• 29. Why is Corporate Source good? <ul><li>Quality </li></ul><ul><ul><li>Programmers write better code for sharing vs. just execution </li></ul></ul><ul><li>Code Sharing </li></ul><ul><ul><li>Corporate Source will promote greater sharing of code among different projects </li></ul></ul><ul><li>Maintenance </li></ul><ul><ul><li>Bugs get fixed faster, and features added faster, if more people understand and can modify code </li></ul></ul><ul><li>‘ Bit Rot’ Protection </li></ul><ul><ul><li>Prevent code from ‘bit rot’ </li></ul></ul><ul><li>Intellectual Property </li></ul><ul><ul><li>Code is IP that must be protected and widely utilized </li></ul></ul>
  • 30. References <ul><li>Open Source Initiative - www.opensource.org </li></ul><ul><li>GNU project and FSF - www.gnu.org </li></ul><ul><li>Institute for Software Research - www.isr.uci.edu/research-open-source.html </li></ul><ul><li>AICA group - http:// linfe.it / </li></ul><ul><li>“ Open Sources: Voices from the Open Source Revolution”, e dited by DiBona, Ockman, Stone, 1st Edition January 1999 </li></ul><ul><li>“ Understanding the Requirements for Developing Open Source Software Systems”, Walt Scacchi - Institute for Software Research, University of California, Irvine </li></ul><ul><li>“ Making Sense of the Bazaar”: 1st Workshop on Open Source Software Engineering” - http:// opensource.ucc.ie /icse2001/ </li></ul><ul><li>“ Meeting Challenges and Surviving Success”: 2nd Workshop on Open Source Software Engineering - http:// opensource.ucc.ie /icse2002/ </li></ul>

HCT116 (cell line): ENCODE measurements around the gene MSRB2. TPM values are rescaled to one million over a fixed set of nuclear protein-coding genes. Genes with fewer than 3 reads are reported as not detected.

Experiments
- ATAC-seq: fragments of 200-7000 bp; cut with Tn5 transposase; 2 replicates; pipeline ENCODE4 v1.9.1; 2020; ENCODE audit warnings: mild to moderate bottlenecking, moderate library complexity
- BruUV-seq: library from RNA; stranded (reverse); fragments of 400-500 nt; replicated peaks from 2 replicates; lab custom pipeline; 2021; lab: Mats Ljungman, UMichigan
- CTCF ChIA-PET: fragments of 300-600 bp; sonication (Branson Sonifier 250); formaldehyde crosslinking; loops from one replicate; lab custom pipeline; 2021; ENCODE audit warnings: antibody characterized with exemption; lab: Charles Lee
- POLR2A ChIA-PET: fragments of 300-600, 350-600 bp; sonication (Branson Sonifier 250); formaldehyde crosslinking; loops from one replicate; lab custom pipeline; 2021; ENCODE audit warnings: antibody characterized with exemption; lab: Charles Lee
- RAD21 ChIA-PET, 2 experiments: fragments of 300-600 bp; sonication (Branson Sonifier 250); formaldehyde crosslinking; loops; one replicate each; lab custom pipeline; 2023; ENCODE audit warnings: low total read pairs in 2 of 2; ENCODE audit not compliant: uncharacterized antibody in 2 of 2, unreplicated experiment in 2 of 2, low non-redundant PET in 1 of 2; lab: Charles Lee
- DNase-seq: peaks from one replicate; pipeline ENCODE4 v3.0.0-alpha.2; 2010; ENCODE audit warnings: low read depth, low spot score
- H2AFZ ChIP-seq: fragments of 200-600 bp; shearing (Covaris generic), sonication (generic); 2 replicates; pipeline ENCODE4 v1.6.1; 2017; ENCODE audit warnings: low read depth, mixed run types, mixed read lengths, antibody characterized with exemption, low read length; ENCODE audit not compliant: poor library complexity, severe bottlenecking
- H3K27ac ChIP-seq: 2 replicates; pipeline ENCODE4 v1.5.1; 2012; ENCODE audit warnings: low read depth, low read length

• 31. References <ul><li>“ Taking Stock of the Bazaar”: 3rd Workshop on Open Source Software Engineering http://opensource.ucc.ie/icse2003/ </li></ul><ul><li>“ Leveraging Open-Source Communities To Improve the Quality & Performance of Open-Source Software” – Schmidt, Porter (2001) </li></ul><ul><li>“ Taxonomy of Open Source Software Development” – Nakakoji, Yamamoto (2001) </li></ul><ul><li>“ Configuration Management for Open Source Software” – Asklund, Bendix (2001) </li></ul><ul><li>“ Corporate Source: Applaying Open Source Concepts to a Corporate Environment”- Dinkelacker, Garg (2001) </li></ul><ul><li>“ Why Do Developers Contribute to Open Source Projects? First Evidence of Economic Incentives – Hann, Roberts, Slaughter (2001) </li></ul>

×